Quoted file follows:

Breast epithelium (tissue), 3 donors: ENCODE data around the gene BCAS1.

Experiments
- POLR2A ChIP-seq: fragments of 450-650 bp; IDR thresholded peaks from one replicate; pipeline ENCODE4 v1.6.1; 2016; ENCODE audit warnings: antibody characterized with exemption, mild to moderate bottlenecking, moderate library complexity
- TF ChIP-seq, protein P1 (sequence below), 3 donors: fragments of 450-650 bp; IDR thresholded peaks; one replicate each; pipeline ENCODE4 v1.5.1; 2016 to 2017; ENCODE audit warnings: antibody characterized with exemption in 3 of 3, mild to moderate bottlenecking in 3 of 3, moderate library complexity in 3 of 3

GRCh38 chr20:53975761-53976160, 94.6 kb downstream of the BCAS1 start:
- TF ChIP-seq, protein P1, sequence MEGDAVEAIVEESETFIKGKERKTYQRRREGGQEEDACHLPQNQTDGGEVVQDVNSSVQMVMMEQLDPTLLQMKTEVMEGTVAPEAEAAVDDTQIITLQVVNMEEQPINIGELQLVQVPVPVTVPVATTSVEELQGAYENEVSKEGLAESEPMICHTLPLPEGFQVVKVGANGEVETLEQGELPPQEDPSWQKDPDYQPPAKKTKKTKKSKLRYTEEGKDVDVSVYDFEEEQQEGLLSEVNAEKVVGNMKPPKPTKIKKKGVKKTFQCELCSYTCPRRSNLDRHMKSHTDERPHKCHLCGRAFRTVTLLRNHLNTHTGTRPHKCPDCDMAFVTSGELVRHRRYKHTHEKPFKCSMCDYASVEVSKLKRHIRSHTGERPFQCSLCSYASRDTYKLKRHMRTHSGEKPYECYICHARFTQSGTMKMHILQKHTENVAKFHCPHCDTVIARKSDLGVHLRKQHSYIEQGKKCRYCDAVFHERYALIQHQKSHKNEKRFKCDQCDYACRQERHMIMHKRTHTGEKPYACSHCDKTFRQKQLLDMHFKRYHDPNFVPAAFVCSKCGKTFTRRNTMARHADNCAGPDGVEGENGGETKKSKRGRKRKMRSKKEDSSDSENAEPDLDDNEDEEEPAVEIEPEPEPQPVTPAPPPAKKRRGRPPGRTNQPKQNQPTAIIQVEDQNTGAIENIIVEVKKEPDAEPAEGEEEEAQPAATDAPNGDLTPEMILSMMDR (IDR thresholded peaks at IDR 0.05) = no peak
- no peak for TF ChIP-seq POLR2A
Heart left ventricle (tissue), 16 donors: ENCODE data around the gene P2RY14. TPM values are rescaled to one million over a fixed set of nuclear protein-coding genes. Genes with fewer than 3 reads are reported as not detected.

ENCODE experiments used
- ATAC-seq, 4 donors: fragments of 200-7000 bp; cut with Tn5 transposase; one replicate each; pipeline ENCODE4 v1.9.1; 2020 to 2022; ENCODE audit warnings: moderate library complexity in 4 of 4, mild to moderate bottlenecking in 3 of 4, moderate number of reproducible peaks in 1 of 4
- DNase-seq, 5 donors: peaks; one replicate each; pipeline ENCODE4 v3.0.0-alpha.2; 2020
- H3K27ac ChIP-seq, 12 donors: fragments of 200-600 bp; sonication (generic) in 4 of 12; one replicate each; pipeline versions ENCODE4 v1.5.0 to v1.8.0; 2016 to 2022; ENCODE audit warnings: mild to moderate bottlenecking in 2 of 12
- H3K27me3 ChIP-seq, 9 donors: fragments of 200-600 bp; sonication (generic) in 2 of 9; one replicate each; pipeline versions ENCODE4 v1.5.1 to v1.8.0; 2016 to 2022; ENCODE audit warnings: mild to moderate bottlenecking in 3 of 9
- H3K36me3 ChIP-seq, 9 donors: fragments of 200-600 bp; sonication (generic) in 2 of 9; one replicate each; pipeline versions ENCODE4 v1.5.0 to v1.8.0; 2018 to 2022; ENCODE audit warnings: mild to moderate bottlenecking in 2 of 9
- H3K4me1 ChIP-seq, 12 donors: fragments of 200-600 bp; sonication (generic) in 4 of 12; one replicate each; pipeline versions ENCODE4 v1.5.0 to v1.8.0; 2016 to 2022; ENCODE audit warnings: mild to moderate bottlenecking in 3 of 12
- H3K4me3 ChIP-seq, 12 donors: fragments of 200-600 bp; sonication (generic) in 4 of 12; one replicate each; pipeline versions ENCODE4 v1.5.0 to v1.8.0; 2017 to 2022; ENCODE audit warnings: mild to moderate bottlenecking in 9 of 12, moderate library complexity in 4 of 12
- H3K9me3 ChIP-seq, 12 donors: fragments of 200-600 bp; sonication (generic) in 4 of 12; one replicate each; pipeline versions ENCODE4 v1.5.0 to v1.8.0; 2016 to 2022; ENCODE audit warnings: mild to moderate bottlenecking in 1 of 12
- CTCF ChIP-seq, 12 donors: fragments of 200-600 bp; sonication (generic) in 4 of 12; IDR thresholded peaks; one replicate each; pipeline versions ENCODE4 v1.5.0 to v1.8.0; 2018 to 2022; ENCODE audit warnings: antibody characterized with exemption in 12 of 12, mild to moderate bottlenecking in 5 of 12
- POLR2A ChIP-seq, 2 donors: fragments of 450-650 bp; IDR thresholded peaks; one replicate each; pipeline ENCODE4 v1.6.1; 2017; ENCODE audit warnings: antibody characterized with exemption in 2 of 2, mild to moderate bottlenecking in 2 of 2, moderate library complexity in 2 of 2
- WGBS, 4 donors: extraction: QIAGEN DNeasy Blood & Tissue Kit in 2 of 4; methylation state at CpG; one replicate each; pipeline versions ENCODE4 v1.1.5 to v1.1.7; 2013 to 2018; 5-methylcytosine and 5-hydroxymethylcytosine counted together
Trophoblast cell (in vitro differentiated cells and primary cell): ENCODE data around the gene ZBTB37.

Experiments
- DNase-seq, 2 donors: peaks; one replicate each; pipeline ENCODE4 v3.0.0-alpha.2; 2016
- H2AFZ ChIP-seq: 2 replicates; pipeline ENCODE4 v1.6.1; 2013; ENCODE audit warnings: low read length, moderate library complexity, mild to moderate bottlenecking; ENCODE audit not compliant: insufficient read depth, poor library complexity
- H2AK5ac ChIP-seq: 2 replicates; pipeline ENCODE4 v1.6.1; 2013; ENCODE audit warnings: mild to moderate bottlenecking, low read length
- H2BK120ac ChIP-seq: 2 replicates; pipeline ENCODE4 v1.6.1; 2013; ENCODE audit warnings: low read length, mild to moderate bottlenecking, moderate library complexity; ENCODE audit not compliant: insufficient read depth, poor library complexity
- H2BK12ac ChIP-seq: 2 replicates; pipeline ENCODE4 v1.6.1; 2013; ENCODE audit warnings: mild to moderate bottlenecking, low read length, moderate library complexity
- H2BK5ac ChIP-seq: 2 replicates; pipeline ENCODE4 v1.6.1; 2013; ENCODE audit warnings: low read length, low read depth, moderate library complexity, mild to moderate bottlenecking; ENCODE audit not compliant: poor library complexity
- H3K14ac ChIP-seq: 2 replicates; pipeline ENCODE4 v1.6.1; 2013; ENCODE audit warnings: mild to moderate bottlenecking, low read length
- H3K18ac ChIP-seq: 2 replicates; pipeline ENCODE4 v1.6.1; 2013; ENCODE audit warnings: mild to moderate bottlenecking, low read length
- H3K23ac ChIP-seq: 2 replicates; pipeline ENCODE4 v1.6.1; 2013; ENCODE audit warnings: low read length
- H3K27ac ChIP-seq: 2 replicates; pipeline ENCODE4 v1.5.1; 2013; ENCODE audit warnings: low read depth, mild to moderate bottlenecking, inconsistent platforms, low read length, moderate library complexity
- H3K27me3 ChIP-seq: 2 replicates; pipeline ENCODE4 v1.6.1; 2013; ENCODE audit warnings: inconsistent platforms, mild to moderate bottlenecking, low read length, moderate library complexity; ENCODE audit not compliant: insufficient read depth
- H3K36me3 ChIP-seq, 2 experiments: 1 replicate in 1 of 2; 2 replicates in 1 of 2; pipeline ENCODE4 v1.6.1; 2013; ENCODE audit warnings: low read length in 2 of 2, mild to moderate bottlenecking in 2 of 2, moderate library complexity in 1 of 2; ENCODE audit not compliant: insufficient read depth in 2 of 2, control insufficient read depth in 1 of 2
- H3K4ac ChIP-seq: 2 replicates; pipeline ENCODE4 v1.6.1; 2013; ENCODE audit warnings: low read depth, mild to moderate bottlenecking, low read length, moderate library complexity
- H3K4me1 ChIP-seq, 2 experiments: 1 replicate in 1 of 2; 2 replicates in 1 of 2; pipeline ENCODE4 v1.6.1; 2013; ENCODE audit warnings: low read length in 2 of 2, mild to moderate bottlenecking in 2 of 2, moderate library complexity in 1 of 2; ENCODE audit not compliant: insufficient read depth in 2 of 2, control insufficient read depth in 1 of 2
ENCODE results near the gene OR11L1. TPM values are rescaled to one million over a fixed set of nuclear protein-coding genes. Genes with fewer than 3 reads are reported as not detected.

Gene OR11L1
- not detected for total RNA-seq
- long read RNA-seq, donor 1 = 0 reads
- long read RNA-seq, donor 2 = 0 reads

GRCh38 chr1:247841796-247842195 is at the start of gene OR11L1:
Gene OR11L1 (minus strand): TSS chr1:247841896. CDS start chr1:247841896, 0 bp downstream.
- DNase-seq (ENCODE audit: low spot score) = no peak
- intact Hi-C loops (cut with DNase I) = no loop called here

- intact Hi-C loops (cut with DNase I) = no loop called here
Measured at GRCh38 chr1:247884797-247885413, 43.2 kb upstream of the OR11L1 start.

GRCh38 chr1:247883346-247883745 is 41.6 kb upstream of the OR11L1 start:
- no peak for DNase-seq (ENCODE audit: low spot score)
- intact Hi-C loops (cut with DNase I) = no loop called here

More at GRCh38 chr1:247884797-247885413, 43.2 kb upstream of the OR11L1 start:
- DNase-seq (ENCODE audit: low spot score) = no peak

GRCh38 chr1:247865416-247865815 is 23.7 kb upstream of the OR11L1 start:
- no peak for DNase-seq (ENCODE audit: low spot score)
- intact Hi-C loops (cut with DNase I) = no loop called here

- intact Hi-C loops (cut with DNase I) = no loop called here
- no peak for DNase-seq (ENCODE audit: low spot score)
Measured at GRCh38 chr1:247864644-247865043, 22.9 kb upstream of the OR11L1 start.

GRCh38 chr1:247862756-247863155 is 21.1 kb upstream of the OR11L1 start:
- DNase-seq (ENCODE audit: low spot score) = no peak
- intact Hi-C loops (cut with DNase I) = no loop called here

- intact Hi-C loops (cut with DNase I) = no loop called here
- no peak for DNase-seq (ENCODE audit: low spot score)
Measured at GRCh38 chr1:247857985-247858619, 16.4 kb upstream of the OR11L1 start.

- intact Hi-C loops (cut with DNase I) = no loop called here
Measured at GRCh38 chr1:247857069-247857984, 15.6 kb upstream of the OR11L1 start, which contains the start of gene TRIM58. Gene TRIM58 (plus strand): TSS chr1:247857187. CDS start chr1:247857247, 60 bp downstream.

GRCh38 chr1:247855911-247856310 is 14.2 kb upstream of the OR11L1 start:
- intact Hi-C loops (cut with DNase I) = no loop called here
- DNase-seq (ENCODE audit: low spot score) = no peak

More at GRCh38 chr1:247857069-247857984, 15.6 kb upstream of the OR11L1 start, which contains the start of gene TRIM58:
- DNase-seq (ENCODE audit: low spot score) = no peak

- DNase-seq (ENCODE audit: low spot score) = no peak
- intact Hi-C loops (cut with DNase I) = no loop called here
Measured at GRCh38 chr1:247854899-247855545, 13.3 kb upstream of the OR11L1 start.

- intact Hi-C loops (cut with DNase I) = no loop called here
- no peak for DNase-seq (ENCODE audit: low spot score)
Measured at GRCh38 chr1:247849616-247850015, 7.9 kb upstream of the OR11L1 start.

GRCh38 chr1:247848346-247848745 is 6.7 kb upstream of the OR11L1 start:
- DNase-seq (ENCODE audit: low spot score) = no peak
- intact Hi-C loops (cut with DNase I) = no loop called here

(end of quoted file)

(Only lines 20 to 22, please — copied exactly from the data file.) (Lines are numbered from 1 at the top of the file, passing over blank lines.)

- WGBS, 4 donors: extraction: QIAGEN DNeasy Blood & Tissue Kit in 2 of 4; methylation state at CpG; one replicate each; pipeline versions ENCODE4 v1.1.5 to v1.1.7; 2013 to 2018; 5-methylcytosine and 5-hydroxymethylcytosine counted together
Trophoblast cell (in vitro differentiated cells and primary cell): ENCODE data around the gene ZBTB37.

Experiments